The impetus behind this study is to understand the sedimentological dynamics of very young fluvial systems in the Amazon River catchment and relate these to land use change and modern analogue studies of tidal rhythmites in the geologic record. Initial quartz optically stimulated luminescence (OSL) dating feasibility studies have concentrated on spit and bar deposits in the Rio Tapajós. Many of these features have an appearance of freshly deposited pristine sand, and these observations and information from anecdotal evidence and LandSat imagery suggest an apparent decadal stability. The characteristics of OSL from small (~5 cm) sub-samples from ~65 cm by ~2 cm diameter vertical cores are quite remarkable. Signals from medium-sized aliquots (5 mm diameter) exhibit very high specific luminescence sensitivity, have excellent dose recovery and recycling, essentially independent of preheat, and show minimal heat transfer even at the highest preheats. These characteristics enable measurement of very small signals with reasonable precision and, using modified single-aliquot regenerative-dose (SAR) approaches, equivalent doses as low as ~4 mGy can be obtained. Significant recuperation is observed for samples from two of the study sites and, in these instances, either the acceptance threshold was increased or growth curves were forced through the origin; recuperation is considered most likely to be a measurement artefact given the very small size of natural signals. Dose rates calculated from combined inductively coupled plasma mass spectrometry/inductively coupled plasma optical emission spectrometry (ICP-MS/ICP-OES) and high-resolution gamma spectrometry range from ~0.3 to 0.5 mGya−1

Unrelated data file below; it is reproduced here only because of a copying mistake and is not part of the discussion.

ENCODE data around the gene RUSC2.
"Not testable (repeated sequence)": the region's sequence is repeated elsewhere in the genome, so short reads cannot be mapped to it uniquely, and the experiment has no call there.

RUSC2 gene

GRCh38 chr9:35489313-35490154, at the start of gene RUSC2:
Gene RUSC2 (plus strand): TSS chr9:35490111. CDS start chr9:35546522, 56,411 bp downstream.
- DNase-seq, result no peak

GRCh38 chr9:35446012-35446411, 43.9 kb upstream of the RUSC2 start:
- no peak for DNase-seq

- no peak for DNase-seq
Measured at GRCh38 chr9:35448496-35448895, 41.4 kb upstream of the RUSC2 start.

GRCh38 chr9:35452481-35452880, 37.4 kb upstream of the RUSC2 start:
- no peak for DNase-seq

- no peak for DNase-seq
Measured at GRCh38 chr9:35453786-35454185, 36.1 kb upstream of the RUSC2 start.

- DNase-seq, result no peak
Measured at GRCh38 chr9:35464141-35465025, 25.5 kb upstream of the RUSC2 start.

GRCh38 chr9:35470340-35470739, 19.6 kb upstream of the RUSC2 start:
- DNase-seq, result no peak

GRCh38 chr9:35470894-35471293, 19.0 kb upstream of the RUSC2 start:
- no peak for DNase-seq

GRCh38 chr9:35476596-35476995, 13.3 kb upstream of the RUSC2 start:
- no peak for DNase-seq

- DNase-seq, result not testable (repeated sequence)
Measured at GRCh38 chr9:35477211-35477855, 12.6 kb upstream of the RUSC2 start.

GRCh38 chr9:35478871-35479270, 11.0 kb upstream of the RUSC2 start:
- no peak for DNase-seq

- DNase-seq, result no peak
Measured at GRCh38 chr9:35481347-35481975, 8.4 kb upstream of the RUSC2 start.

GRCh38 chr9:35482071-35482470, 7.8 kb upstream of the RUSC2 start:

, and OSL ages for features so far investigated range from 13 to 34 years to several 100 years. Sampled sands are rich in quartz and yields of 212–250 μm or 250–310 μm grains indicate high-resolution sampling at 1–2 cm intervals is possible. Despite the use of medium-sized aliquots to ensure the recovery of very dim natural OSL signals, these results demonstrate the potential of OSL for studying very young active fluvial processes in these settings.
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